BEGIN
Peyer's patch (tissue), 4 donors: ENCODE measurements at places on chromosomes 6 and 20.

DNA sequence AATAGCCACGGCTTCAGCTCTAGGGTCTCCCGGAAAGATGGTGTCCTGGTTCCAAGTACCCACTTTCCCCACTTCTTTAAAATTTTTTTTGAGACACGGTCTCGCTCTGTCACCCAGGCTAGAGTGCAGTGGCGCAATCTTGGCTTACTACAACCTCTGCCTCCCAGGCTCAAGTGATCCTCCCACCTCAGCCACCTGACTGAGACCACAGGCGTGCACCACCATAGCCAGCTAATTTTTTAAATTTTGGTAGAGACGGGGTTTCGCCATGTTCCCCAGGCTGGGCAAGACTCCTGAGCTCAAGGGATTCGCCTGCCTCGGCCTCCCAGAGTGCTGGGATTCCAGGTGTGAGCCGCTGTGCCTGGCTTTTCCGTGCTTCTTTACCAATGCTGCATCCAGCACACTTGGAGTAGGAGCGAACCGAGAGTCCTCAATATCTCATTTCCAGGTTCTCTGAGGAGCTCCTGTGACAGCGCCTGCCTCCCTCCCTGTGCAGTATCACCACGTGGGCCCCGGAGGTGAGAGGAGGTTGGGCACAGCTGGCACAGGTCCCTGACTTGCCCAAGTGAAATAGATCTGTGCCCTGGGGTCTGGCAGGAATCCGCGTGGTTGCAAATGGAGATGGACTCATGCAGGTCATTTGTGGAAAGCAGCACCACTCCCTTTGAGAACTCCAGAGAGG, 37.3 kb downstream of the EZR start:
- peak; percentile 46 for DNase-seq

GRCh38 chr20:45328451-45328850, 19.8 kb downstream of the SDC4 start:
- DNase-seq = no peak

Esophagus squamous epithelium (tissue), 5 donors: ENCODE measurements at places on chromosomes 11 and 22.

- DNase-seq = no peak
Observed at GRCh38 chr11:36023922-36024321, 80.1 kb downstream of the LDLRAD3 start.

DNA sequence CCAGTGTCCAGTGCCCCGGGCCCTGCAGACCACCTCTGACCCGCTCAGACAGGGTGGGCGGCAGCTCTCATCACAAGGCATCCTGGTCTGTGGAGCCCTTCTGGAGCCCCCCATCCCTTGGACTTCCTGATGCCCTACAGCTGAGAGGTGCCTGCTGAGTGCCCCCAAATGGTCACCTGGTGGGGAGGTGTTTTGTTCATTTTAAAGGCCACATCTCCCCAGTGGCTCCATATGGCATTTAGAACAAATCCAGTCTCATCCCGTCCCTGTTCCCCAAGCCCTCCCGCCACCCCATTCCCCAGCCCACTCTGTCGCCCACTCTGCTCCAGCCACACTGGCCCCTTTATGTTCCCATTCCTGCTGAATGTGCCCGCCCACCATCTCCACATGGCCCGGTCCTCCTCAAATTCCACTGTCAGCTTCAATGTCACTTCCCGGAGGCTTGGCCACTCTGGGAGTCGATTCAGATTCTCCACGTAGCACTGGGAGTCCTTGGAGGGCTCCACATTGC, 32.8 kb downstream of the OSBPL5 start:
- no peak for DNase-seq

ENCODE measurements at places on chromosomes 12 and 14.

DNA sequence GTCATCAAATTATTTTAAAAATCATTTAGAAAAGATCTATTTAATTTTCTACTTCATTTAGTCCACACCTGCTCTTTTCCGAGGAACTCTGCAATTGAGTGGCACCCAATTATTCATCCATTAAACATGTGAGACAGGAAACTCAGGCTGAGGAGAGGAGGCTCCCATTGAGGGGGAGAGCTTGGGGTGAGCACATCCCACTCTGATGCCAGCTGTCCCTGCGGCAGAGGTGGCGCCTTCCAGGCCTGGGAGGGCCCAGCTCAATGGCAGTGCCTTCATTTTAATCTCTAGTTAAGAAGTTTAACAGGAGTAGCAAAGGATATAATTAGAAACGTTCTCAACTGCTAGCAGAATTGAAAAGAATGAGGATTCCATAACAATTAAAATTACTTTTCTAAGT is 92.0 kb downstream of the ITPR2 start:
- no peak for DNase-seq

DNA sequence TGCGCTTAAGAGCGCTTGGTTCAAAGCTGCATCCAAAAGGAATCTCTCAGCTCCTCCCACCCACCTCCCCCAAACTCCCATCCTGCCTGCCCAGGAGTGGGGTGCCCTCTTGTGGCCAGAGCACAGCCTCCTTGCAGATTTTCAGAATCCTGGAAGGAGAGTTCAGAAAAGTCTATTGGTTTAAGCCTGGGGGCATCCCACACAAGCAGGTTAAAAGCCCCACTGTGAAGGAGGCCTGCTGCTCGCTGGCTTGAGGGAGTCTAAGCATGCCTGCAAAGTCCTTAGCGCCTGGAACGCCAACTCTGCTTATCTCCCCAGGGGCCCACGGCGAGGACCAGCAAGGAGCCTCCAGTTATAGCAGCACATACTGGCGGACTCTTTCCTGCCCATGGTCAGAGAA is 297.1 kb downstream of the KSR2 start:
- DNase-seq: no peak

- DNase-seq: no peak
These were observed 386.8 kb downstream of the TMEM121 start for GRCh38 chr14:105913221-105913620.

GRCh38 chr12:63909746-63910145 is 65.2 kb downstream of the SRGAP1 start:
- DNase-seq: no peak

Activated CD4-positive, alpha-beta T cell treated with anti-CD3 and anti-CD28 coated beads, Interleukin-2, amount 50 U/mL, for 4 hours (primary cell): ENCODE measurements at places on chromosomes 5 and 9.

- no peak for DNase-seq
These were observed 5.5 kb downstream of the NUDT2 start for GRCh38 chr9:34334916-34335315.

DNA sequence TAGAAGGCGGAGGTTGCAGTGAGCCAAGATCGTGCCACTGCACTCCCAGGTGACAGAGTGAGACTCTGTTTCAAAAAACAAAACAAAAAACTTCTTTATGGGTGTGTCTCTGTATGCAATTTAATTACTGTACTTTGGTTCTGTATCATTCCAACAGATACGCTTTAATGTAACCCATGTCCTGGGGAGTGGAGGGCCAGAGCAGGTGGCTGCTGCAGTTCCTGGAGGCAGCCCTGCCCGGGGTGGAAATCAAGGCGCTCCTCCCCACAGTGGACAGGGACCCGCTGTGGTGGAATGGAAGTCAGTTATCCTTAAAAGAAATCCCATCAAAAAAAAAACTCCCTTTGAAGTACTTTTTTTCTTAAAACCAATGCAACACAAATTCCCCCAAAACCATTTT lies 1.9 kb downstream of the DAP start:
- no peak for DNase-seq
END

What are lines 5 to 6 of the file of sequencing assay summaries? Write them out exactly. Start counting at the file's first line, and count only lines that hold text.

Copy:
- DNase-seq = no peak

Esophagus squamous epithelium (tissue), 5 donors: ENCODE measurements at places on chromosomes 11 and 22.